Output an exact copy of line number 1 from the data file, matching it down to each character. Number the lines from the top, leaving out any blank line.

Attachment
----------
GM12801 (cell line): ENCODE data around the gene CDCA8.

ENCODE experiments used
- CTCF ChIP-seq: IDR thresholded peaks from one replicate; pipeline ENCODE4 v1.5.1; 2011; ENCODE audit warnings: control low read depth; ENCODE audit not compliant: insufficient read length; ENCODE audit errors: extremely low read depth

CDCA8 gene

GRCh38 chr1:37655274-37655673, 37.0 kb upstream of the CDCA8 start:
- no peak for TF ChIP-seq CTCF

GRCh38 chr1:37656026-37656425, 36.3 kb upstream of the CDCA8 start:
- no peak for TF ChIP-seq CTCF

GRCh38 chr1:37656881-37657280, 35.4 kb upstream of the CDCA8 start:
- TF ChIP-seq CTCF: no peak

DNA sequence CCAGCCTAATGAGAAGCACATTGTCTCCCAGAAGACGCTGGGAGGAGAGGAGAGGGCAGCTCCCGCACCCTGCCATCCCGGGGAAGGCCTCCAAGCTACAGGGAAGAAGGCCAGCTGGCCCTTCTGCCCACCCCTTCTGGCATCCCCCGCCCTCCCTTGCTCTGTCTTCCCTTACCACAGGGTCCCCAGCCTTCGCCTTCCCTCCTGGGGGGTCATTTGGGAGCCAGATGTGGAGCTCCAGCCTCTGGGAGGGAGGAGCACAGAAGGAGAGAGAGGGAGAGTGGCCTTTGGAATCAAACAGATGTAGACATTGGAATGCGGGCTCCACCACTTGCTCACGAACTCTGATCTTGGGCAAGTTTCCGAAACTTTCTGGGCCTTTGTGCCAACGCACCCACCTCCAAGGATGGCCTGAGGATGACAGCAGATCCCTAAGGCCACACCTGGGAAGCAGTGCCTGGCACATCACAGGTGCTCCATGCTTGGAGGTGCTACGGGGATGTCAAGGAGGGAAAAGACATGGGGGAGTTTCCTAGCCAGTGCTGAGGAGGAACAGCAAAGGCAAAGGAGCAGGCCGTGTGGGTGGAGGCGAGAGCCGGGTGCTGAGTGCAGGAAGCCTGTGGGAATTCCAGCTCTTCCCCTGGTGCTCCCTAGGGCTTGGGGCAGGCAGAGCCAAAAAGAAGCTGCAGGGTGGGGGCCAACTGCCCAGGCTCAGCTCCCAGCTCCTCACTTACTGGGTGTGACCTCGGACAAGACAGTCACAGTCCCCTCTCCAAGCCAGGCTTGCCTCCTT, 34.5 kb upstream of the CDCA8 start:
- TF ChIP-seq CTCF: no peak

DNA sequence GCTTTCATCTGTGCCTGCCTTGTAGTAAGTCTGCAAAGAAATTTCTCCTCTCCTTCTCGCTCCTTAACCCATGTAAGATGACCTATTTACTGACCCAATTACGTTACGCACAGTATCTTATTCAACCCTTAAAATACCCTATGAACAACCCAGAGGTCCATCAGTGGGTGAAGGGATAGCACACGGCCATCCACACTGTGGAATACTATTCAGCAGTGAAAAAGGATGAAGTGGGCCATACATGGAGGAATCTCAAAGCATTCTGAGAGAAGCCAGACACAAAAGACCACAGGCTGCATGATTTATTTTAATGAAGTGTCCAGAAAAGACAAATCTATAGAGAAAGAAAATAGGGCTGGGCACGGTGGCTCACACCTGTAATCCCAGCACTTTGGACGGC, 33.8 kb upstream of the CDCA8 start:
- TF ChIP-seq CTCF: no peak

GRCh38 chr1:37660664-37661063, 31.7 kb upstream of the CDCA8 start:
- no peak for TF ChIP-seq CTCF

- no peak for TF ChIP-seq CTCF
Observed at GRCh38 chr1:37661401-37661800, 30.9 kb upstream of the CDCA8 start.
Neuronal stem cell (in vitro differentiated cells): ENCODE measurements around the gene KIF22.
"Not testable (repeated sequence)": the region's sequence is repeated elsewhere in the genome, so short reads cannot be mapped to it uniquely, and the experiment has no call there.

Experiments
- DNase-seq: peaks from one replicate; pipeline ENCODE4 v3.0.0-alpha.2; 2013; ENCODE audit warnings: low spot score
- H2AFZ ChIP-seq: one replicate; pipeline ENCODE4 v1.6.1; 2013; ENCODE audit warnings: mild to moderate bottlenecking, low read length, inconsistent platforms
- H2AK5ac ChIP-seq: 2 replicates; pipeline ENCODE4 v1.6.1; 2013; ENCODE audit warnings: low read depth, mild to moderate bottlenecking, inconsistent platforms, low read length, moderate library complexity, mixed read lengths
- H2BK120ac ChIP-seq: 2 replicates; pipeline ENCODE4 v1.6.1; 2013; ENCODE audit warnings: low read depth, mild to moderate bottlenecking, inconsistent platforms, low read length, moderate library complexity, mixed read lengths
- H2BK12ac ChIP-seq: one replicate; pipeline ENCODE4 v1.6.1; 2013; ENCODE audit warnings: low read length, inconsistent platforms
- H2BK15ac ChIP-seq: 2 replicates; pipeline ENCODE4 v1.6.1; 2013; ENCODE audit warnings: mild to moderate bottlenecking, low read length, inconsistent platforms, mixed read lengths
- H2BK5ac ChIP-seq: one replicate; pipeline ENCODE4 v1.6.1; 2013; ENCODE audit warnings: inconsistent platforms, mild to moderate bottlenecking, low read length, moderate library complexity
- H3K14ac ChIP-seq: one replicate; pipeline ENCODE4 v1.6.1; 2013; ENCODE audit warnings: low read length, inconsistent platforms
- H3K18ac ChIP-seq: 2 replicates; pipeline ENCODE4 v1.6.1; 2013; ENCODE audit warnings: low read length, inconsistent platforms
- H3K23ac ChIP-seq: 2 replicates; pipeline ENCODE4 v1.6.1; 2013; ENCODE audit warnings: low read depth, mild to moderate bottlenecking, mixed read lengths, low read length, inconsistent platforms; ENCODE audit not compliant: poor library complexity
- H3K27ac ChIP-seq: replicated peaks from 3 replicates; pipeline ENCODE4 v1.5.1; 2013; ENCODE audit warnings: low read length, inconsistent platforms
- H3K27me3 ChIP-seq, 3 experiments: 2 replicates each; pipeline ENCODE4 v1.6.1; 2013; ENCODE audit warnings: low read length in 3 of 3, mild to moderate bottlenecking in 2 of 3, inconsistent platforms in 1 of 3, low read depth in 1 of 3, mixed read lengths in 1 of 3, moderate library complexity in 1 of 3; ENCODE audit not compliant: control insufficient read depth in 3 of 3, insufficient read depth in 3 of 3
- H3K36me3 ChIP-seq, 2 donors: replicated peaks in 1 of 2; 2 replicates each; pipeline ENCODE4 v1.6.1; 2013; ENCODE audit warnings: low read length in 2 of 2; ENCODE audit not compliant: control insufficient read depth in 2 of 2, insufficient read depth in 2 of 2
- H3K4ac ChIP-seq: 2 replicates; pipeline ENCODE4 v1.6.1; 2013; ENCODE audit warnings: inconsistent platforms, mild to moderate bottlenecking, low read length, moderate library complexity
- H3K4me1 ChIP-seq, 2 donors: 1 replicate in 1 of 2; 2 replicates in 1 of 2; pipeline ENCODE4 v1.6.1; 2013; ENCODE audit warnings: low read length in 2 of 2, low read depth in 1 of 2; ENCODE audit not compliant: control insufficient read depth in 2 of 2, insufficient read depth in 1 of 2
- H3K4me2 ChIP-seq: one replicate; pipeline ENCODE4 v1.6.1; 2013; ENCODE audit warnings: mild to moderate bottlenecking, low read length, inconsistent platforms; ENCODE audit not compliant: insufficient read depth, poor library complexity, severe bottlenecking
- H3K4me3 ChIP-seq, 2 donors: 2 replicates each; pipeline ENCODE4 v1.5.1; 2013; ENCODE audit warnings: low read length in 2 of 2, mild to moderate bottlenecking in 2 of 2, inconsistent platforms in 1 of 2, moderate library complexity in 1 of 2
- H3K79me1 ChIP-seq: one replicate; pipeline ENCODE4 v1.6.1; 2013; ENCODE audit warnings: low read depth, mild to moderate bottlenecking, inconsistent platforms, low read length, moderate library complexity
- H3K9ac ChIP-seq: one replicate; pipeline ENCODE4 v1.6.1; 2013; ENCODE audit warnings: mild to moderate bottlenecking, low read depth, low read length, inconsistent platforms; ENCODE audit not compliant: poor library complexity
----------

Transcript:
GM12801 (cell line): ENCODE data around the gene CDCA8.